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Merit-selection panel formed to select new federal magistrate

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Anyone interested in being a federal magistrate for the southern part of Indiana has until Wednesday to apply for that position.

Attorneys face the Wednesday deadline for the magistrate opening in the U.S. District Court’s Southern District of Indiana, following last month’s elevation of Judge Jane Magnus-Stinson to an Article III judgeship.

An 18-person panel of attorneys and community members has the task of interviewing and selecting the next federal magistrate. Chairing the panel is former Magistrate Judge V. Sue Shields, who retired in 2007 and paved the way for Judge Magnus-Stinson to take the spot.

Attorneys on the panel are: Barry Bitzegaio, Robert L. Burkart, Amanda C. Couture, William W. Drummy, Angela M. Espada, Matthew R. Gutwein, Richard D. Hailey, Lacy M. Johnson, Bart A. Karwath, John F. Kautzman, Michael S. Miller, Doris Pryor, James H. Voyles Jr., William E. Winingham Jr., and Sally Zweig. Two other community members also sit on the panel: Larry Griggers, owner of Ruth’s Chris Steakhouse; and Dr. Paul R. Helft, director of the Charles Warren Fairbanks Center for Medical Ethics.

Once all the applications are submitted, the merit-selection panel will review them and interview prospects, said U.S. District Court Clerk Laura Briggs, who is the panel’s liaison. No timeline exists for making a decision, but Chief Judge Richard Young had previously said he hopes to have a new magistrate as soon as possible this summer or early fall. The process is confidential to protect applicants’ privacy, and the names of the five most qualified candidates will be forwarded to the District judges for consideration and final approval.

The position pays an annual salary of $160,080 and runs for an eight-year term before that person is eligible for reappointment. Applicants are required to have practiced for at least five years and be no more than 70 years old.

Those interested in applying can find an application online at the District Court’s website. Applications must be received or postmarked by July 14, 2010.

 

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  1. CCHP's real accomplishment is the 2015 law signed by Gov Pence that basically outlaws any annexation that is forced where a 65% majority of landowners in the affected area disagree. Regardless of whether HP wins or loses, the citizens of Indiana will not have another fiasco like this. The law Gov Pence signed is a direct result of this malgovernance.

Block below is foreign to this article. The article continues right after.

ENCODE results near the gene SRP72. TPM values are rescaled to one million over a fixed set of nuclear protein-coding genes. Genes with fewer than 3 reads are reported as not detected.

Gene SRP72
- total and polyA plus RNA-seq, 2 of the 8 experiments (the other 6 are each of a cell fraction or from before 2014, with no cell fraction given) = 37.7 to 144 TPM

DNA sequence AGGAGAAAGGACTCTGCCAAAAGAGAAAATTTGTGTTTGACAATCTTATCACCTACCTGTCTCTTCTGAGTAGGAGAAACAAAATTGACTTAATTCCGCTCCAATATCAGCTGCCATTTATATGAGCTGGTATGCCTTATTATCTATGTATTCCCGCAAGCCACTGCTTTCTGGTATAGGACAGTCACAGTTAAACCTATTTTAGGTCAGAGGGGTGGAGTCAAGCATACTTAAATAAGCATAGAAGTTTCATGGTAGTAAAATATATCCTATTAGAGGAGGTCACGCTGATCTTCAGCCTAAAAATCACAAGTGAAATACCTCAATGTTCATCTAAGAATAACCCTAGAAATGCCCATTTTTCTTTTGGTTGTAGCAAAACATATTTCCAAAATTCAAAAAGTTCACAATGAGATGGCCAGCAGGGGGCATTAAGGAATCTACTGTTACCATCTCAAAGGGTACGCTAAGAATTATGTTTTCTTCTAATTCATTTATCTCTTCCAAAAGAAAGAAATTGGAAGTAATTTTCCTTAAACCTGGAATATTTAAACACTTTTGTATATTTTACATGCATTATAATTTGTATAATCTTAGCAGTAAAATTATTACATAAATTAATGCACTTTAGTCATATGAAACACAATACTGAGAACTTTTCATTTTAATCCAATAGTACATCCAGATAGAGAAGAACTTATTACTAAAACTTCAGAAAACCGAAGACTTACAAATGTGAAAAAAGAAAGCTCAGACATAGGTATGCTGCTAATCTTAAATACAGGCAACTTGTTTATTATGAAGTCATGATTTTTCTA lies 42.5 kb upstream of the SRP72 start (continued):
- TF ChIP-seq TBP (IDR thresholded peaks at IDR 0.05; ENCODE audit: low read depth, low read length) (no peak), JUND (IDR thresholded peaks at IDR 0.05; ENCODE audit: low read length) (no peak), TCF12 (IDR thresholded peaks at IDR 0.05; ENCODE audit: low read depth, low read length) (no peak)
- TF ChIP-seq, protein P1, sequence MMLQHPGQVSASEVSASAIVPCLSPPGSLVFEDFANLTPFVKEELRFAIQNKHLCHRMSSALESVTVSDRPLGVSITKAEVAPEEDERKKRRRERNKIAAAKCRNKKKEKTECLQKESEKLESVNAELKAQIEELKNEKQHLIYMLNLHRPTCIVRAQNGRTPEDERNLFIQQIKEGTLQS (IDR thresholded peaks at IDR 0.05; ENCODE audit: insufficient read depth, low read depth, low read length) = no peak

2. I gave tempparry guardship to a friend of my granddaughter in 2012. I went to prison. I had custody. My daughter went to prison to. We are out. My daughter gave me custody but can get her back. She was not order to give me custody . but now we want granddaughter back from friend. She's 14 now. What rights do we have

  3. This sure is not what most who value good governance consider the Rule of Law to entail: "In a letter dated March 2, which Brizzi forwarded to IBJ, the commission dismissed the grievance “on grounds that there is not reasonable cause to believe that you are guilty of misconduct.”" Yet two month later reasonable cause does exist? (Or is the commission forging ahead, the need for reasonable belief be damned? -- A seeming violation of the Rules of Profession Ethics on the part of the commission) Could the rule of law theory cause one to believe that an explanation is in order? Could it be that Hoosier attorneys live under Imperial Law (which is also a t-word that rhymes with infamy) in which the Platonic guardians can do no wrong and never owe the plebeian class any explanation for their powerful actions. (Might makes it right?) Could this be a case of politics directing the commission, as celebrated IU Mauer Professor (the late) Patrick Baude warned was happening 20 years ago in his controversial (whisteblowing) ethics lecture on a quite similar topic: http://www.repository.law.indiana.edu/cgi/viewcontent.cgi?article=1498&context=ilj

  4. I have a case presently pending cert review before the SCOTUS that reveals just how Indiana regulates the bar. I have been denied licensure for life for holding the wrong views and questioning the grand inquisitors as to their duties as to state and federal constitutional due process. True story: https://www.scribd.com/doc/299040839/2016Petitionforcert-to-SCOTUS Shorter, Amici brief serving to frame issue as misuse of govt licensure: https://www.scribd.com/doc/312841269/Thomas-More-Society-Amicus-Brown-v-Ind-Bd-of-Law-Examiners

  5. Here's an idea...how about we MORE heavily regulate the law schools to reduce the surplus of graduates, driving starting salaries up for those new grads, so that we can all pay our insane amount of student loans off in a reasonable amount of time and then be able to afford to do pro bono & low-fee work? I've got friends in other industries, radiology for example, and their schools accept a very limited number of students so there will never be a glut of new grads and everyone's pay stays high. For example, my radiologist friend's school accepted just six new students per year.

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